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Florida charter schools find innovative solution to improve IAQ

SMART Management used an ESSER grant to make upgrades needed to improve IAQ. Image courtesy of Armstrong.

When BridgePrep Academy Charter Schools reopened for in-person learning at the beginning of the 2021-22 school year, school administrators wanted to reassure students, teachers and staff that they were returning to a safe, healthy indoor environment where they would be protected from the spread of Covid-19 and other airborne illnesses.

(During the 2020-2021 school year), the parents had the option of sending kids to school or keeping them at home. But (for the 2021-2022 school year), all the students were in school full-time.

Lourdes Pena, director of Facilities & Operations with SMART Management, which manages operations for the 16 charter schools BridgePrep Academy operates throughout Florida

Reducing the risk

To ensure safe, in-person learning, SMART Management began looking for innovative ways to implement the CDC’s recommendation to optimize ventilation and make improvements to indoor air quality (IAQ) to reduce the risk of viruses, bacteria, and fungi from spreading through the air.

With the passage of the American Rescue Plan Act in the spring of 2021, more than $122 billion in ESSER (Elementary and Secondary School Emergency Relief) funds became available to state education agencies throughout the country to keep K-12 schools open and ensure their safe operation in the wake of Covid-19.

After learning that a portion of the funds could be used toward heating, ventilation and air-conditioning (HVAC) corrections and filtration systems, SMART Management applied for an ESSER grant that would enable the company to make the upgrades needed to improve IAQ at the schools.

An innovative solution

The firm used summer break to replace faulty air-conditioning units and install Armstrong VidaShield UV24 air purification systems in ceilings throughout the schools. Image courtesy of Armstrong.

When the grant was awarded in June 2021, the management firm took advantage of the summer break to replace faulty air-conditioning units and install Armstrong VidaShield UV24 air purification systems in ceilings throughout the schools.

The VidaShield units include shielded ultraviolet light and filtration which neutralizes 97 percent of bacteria, viruses, and allergens in the air. The 2’ x 4’ systems, which are paired unobtrusively with Armstrong School Zone Fine-Fissured ceiling panels, operate to draw air into a concealed chamber above the ceiling, treat it with patented, scientifically proven UV-C air-cleaning technology, and recirculate clean air back into the room.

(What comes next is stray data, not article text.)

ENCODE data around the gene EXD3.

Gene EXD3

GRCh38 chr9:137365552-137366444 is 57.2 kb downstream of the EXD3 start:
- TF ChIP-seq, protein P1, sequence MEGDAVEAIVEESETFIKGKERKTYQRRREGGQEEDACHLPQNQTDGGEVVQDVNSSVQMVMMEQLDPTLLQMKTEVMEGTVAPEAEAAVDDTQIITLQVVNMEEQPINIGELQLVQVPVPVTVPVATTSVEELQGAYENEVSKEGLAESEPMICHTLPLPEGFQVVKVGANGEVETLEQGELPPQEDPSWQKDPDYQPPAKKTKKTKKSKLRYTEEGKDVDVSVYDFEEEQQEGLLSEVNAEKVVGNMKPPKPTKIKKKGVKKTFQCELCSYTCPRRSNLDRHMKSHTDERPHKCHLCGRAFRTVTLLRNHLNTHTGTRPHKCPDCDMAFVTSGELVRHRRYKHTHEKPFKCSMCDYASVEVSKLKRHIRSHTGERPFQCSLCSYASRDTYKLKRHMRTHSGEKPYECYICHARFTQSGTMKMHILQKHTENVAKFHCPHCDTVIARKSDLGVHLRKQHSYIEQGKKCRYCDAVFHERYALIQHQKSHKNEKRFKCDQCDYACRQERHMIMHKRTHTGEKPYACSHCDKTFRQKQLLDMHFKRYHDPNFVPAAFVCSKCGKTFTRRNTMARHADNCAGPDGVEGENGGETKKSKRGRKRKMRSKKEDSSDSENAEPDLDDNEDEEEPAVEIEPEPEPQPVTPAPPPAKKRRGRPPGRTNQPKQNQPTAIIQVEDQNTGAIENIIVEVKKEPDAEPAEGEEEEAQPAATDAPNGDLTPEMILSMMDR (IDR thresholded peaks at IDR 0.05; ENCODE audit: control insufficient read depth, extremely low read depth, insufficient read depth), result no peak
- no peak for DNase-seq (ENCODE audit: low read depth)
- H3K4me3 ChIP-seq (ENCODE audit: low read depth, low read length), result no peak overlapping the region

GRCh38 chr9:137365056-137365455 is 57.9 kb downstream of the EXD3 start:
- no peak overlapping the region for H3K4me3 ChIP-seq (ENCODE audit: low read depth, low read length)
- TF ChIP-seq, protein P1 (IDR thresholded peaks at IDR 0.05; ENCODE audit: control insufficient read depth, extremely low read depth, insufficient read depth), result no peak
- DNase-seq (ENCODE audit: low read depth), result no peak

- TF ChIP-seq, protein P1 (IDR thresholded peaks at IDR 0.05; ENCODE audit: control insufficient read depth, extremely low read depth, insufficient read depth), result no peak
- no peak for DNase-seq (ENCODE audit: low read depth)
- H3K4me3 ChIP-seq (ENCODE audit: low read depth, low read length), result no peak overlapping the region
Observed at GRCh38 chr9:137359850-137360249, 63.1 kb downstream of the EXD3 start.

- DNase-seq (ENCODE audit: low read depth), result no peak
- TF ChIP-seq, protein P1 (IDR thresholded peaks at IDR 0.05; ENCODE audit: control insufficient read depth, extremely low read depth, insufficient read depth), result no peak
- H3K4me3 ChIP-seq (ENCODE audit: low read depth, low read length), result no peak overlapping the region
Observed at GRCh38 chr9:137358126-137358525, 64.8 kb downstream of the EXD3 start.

About 500 VidaShield units have been installed throughout the schools. Most of the units are installed in classrooms because that’s where students spend most of their time. From there, we moved to common areas, such as the cafeteria, and from there, into hallways and offices.

Lourdes Pena

Extra layer of protection

VidaShield systems reassure parents, teachers and staff with a visible mechanism to ensure health and safety. Image courtesy of Armstrong.

When parents visited the buildings prior to the first day of school in the fall, they were able to see the VidaShield UV24 systems in place and learn how the new air cleaning technology operates.

The VidaShield units add an extra layer of protection that helps parents feel more comfortable about sending their kids back to school. It’s something they can actually see in place that is helping improve the quality of the air.

Lourdes Pena

The VidaShield systems have supplied teachers and staff with a sense of confidence knowing that a mechanism is in place to ensure their health and safety. Several BridgePrep Academy principals have noted that the VidaShield units are a key addition to their campuses. “We feel comfortable and safe in our school knowing that we are breathing clean air in an indoor environment,” said one of the principals.

Keeping students in school

Ventilation and filtration should continue to be key focuses for ways to keep students in school this year and beyond, according to a recent New York Times piece authored by Harvard public health scientist Dr. Joseph Allen.

These measures operate in the background and don’t require behavior changes, and they provide multiple benefits beyond preventing the spread of Covid. We should think of this as a once-in-a-generation opportunity to address decades of school infrastructure neglect.

Dr. Joseph Allen